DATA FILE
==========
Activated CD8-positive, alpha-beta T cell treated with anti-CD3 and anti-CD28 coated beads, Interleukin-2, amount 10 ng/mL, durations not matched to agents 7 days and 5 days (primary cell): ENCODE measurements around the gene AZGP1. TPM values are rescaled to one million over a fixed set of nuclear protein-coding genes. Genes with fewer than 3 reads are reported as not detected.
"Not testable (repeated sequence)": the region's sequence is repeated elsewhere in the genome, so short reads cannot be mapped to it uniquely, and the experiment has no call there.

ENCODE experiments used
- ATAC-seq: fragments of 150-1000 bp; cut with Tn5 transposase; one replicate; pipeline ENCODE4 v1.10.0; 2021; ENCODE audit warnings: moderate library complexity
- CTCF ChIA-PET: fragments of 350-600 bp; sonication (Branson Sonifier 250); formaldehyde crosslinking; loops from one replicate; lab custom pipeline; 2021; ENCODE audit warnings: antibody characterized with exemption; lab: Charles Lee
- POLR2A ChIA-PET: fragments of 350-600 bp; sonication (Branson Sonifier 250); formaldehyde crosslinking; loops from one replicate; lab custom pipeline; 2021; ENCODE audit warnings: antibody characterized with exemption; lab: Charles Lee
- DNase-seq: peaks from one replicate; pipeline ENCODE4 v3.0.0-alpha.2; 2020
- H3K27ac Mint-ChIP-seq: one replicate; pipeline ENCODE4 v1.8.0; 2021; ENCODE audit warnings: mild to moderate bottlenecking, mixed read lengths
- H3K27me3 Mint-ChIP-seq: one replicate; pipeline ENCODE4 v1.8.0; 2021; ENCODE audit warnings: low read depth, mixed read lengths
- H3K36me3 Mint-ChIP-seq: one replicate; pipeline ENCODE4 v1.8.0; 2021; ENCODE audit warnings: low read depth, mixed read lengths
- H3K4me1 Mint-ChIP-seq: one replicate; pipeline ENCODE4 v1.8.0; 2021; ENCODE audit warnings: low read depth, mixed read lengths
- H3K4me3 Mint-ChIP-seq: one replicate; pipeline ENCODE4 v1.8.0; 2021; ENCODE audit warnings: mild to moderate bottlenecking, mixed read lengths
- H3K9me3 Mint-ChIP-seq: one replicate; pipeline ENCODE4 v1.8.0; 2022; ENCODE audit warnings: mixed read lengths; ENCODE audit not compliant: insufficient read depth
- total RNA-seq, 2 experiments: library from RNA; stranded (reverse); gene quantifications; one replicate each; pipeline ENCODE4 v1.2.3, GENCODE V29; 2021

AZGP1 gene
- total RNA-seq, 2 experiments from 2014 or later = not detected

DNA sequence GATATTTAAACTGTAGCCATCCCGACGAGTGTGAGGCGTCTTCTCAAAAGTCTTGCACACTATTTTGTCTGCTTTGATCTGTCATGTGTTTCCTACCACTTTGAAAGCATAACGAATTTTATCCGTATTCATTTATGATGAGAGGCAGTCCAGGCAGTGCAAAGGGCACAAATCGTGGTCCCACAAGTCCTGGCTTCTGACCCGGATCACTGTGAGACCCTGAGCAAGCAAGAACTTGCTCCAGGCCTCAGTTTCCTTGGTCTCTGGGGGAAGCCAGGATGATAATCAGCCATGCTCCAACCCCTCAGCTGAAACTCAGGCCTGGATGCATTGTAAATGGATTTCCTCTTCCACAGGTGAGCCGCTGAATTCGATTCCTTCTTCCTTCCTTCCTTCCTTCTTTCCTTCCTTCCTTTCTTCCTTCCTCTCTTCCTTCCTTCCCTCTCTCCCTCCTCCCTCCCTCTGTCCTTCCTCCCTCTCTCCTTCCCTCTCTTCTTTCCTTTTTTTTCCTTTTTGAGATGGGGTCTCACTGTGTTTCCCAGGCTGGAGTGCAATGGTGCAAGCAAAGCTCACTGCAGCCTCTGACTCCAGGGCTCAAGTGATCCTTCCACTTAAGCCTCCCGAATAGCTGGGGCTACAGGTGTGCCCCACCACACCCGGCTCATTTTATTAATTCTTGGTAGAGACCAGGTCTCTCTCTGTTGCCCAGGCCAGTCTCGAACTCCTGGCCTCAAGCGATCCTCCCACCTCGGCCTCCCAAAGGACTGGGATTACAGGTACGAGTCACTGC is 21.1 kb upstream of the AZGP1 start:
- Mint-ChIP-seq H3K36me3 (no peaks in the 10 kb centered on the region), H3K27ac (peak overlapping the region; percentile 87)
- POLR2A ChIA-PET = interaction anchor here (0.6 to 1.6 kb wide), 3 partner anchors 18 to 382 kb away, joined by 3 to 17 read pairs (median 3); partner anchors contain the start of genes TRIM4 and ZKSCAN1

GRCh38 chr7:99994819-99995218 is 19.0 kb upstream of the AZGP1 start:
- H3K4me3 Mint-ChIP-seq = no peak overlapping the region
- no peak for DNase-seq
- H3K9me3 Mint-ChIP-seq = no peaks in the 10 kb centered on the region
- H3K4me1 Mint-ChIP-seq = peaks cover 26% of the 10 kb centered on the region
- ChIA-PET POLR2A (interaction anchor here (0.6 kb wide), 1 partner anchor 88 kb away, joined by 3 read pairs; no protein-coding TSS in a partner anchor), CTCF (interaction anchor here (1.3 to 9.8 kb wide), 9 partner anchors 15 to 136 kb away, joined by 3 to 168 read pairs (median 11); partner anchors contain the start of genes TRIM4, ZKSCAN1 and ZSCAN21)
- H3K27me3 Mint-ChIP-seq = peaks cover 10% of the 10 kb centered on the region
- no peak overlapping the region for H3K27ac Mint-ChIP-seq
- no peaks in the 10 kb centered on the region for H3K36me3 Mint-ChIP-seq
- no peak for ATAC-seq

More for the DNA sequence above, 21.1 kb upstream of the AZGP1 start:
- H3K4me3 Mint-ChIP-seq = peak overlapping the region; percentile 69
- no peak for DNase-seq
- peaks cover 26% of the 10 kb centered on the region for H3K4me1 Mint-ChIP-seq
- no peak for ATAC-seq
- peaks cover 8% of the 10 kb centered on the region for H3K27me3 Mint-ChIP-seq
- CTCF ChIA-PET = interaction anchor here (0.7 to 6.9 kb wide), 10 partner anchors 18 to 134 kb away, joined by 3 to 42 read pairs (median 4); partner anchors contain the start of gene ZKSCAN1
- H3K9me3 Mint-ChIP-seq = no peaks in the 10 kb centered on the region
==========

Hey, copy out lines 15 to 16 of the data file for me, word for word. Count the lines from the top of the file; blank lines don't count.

AZGP1 gene
- total RNA-seq, 2 experiments from 2014 or later = not detected